Fr. Joseph Marini (San Mateo, CA) Msgr. Joseph Mayo (Salt Lake City, UT) NEW!
Fr. John Mericantante (Pahokee, FL)
Msgr. Thomas Modugno (New York,NY)
Fr. Kevin Nelson, Lantana, FL Fr. John O’Donoghue (San Antonio,TX)
Fr. Antony Pulikal (Lntana, FL) Fr. James R. Purfield (Denver,CO)
Archbishop Thomas J. Rodi (Mobile, AL)
Msg. Paul L. Rohling (Birmingham, AL Fr. David Ross (Lima. OH) NEW! Fr. Matthew Ruhl, S.J. (KansasCity, KS)
Fr. Michael Scanlon (Steubenville, OH)
Fr. Richard Trout (Sanford, FL)
Fr. Hayden Vaverek (New York, NY)
Fr. Malcolm Sylvester Willoughby, O.
We do indeed need to show joy as Catholics.
“Be happily and uncomplicatedly
Michael J. Sheehan Archbishop of Santa Fe
♦ The number of Austrian parish priests in their “Call for Disobedience” has increased from 300 to 400. Among their goals are the ordination of women and married men.
♦ In a review, Father Dan McCaffrey, S.T.D., reported that less than 5% of Catholic couples practice NFP.
♦When the Pope spoke to the German parliament, a hundred members of the opposition parties announced they would boycott the meeting. Cardinal Joachim Meisner said the Pope was still hated as a foe to the East German Communists.
♦ Michael Voris, S.T.B., senior executive producer at RealCatholicTV.com presented an episode of The Vortex from Rome, focusing on the dwindling numbers in the Church as a very real crisis in America.
In his rectory in the Colombia resort area of Capurgana, Father Gualberro Oviedo Arrieta was stabbed to death. He is the sixth priest killed this year in Colombia by anti-Catholic rebels.
My Favorite Priest, Layperson, Breathing Saint or Organization
Father David Barber, of the College of St. Ephram in Qaraqosh, Iraq, is a teacher in this Syrian Catholic seminary located near Mosul, one of the most dangerous cities in Iraq, especially for Christians. In the years since we Americans toppled Saddam Hussein, hundreds of thousands Christian families have left the Baghdad, Mosul and Basra. Before we devastated the country, there were 1.3 million Christian in Iraq. Today, the estimate is 400,000. Last October, over 50 people were killed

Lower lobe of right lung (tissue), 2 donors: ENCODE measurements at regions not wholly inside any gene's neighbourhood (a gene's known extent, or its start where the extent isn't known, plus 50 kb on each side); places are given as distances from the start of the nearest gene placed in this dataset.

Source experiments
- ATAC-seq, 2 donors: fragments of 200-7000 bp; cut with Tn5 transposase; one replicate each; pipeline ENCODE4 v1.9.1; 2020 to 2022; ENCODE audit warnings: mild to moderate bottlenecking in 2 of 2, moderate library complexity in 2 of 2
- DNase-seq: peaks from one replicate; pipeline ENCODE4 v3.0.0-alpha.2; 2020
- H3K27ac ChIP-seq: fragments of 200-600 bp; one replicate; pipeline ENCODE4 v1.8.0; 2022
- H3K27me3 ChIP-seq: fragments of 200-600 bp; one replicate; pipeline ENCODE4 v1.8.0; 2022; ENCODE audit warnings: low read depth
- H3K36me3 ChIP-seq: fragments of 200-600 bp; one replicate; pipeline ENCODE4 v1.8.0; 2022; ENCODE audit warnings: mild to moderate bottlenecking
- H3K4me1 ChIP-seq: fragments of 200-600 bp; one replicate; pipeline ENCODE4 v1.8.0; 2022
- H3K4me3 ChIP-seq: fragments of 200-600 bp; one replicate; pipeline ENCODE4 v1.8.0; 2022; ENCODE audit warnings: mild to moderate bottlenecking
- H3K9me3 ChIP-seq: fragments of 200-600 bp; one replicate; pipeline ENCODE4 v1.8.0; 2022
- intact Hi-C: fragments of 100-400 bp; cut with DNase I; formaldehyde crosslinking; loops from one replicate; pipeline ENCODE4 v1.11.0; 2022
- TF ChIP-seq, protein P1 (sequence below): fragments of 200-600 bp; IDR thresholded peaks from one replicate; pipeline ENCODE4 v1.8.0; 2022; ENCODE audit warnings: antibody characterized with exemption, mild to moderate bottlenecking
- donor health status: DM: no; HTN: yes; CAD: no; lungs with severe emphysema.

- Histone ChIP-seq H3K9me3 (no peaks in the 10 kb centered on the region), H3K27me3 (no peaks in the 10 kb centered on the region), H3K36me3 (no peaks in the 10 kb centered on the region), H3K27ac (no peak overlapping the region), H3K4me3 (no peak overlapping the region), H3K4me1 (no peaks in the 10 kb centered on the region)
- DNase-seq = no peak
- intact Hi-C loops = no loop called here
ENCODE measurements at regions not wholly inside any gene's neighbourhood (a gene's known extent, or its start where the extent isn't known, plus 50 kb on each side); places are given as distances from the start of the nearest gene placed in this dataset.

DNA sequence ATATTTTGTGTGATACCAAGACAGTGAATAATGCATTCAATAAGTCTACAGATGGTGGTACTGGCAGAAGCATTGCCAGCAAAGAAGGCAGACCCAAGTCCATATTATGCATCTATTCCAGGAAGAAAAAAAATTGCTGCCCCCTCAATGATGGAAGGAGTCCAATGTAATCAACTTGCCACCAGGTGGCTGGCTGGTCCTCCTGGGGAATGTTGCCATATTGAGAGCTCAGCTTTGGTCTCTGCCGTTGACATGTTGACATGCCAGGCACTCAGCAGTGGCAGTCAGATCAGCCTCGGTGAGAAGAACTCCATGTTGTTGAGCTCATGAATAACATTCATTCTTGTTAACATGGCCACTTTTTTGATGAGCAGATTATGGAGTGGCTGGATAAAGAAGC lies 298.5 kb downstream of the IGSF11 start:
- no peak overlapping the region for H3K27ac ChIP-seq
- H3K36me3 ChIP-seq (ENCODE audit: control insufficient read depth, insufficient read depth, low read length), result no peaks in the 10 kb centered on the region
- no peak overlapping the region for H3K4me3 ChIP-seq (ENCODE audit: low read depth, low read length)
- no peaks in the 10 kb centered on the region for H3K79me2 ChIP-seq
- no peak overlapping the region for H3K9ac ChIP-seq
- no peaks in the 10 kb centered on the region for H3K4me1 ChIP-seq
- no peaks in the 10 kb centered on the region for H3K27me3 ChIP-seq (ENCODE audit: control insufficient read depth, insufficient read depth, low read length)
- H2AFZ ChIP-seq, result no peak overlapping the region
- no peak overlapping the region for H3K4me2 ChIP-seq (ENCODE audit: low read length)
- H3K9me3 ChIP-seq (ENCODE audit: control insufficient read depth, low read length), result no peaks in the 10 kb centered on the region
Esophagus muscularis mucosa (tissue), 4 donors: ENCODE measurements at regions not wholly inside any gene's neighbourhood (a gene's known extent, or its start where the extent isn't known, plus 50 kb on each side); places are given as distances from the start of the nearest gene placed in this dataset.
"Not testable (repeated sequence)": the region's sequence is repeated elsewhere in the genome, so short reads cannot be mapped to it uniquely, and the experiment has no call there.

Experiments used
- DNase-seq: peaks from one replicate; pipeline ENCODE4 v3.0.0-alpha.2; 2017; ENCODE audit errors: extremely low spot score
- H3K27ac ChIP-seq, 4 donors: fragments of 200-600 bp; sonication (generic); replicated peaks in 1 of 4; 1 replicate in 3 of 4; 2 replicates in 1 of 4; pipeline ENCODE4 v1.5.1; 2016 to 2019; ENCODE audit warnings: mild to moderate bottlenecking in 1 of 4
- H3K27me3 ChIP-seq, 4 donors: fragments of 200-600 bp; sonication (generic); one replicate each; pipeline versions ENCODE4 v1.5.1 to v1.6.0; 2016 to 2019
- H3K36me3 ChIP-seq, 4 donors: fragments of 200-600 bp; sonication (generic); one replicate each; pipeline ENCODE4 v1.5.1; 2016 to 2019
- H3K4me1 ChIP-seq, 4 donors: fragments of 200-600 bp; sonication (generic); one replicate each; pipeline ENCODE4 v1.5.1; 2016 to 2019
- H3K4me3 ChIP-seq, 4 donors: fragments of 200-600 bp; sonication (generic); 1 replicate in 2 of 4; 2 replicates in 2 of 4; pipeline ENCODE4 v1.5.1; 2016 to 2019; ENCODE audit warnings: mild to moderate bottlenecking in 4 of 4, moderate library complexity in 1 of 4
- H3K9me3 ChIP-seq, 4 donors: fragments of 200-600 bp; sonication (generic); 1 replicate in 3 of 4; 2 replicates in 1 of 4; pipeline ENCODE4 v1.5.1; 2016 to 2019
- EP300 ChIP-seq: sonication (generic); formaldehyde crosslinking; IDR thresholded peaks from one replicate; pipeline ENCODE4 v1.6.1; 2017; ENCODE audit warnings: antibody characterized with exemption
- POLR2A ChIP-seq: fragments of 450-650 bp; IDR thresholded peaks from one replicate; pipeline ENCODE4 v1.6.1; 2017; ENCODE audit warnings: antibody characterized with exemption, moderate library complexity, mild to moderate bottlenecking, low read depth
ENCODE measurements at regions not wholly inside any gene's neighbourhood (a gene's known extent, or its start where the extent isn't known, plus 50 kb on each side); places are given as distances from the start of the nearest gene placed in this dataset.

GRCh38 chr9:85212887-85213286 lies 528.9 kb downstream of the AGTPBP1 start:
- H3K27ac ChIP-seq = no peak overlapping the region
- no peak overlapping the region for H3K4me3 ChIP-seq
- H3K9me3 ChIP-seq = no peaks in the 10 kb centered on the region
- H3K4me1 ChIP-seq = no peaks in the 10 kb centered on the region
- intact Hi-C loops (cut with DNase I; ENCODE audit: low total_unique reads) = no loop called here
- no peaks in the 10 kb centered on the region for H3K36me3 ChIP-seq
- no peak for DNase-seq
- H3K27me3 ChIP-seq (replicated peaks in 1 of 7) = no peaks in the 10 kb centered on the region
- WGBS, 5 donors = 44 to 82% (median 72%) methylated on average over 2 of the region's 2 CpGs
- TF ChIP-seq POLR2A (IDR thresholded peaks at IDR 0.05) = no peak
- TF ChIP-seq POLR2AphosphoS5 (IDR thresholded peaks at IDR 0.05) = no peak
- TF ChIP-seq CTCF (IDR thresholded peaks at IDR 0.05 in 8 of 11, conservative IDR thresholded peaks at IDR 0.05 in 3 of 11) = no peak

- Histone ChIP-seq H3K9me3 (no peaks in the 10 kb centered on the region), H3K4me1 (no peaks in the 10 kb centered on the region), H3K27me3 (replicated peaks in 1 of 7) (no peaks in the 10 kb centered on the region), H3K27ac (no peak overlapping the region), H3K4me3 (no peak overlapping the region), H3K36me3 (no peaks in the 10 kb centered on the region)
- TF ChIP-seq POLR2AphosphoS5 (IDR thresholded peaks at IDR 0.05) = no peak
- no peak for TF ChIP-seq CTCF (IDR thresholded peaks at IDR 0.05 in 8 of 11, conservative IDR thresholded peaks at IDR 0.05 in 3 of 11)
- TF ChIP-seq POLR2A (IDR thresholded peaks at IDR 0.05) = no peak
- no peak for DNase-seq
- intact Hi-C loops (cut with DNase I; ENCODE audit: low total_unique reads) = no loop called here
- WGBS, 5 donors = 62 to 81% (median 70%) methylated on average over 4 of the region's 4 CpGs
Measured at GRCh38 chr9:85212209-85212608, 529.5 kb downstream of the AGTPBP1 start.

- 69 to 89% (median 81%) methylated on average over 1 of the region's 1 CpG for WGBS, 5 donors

when insurgents attacked Our Lady of Salvation Church on the outskirts of Baghdad. Father Barber said, “Sometimes we feel that God has left us, especially us Christians. We feel God talks in a different way. You are a little community in this land. One day, you will be a small voice for peace in this land. For me it’s hope.”
He is having a hard time reconciling the Iraq he knows with the Iraqi who would want to harm him. Regarding his pastoral work, he said, “If any Iraqi is hurt, someone will stop to help him and not ask who he is, even if they will kill him for helping. There is harmony here. The spring is harmony. How can I leave the place? This is our country.”
Thanks you, God, for Father Barber and other courageous priests who are serving in the trouble Middle East!
(Now, tell me about your favorite Catholic priest,
layperson or organization that is making a difference
♦ A secret is something you tell to one person at a time. Anonymous
♦ What priests deserve is not only thanks but listening ears. Perhaps if everyone quit telling them what they should be, they might tell us what they need in order to be successful and healthy. – Bryan Cones, managing editor of U.S. Catholic
♦What is the thing that matters beyond all else, the thing that should give us utmost joy?
It is this: that our names are written in heaven; that we belong to heaven; that we are the children of the Father who is in heaven.-Dom Anscar Vonier, O.S.B., Abbot of Buckfast Abbey in Devon, England; died 1906.
♦ That lowdown scoundrel opponent of mine deserves to be kicked to death by a jackass, and I’m just the one to do it.
A Texasc ongressional candidate
Hate for Catholics is in many places – Northern Ireland, former Yugoslavia, the Middle East. So, our best answer is to look for Jesus’ example. Rather than trouncing his enemies, he died for them. Therefore, we must change out hearts towards those
who hate us. -Jack Maloney,Omaha,NE
The strongest method of attracting people to Jesus and the Church is being a positive witness of a loving, caring and concerned Catholic.-Hank Kelly,Bronx,NY
For all Joyful Catholics, I recommend reading The Diary of St. Faustina Kowalska. It changed my life!- firstname.lastname@example.org
Why do they hate us? I’ll tell you why. It’s in our human nature ever since Eva and Adam nibbled on the forbidden apple. Recognize that it is a part of us that we have to work on to eliminate.- Juanita Perez,Dallas,TX
“Then,” she said, “Come down and tell me the name of the college, and I’ll let you know
if God made the right decision.”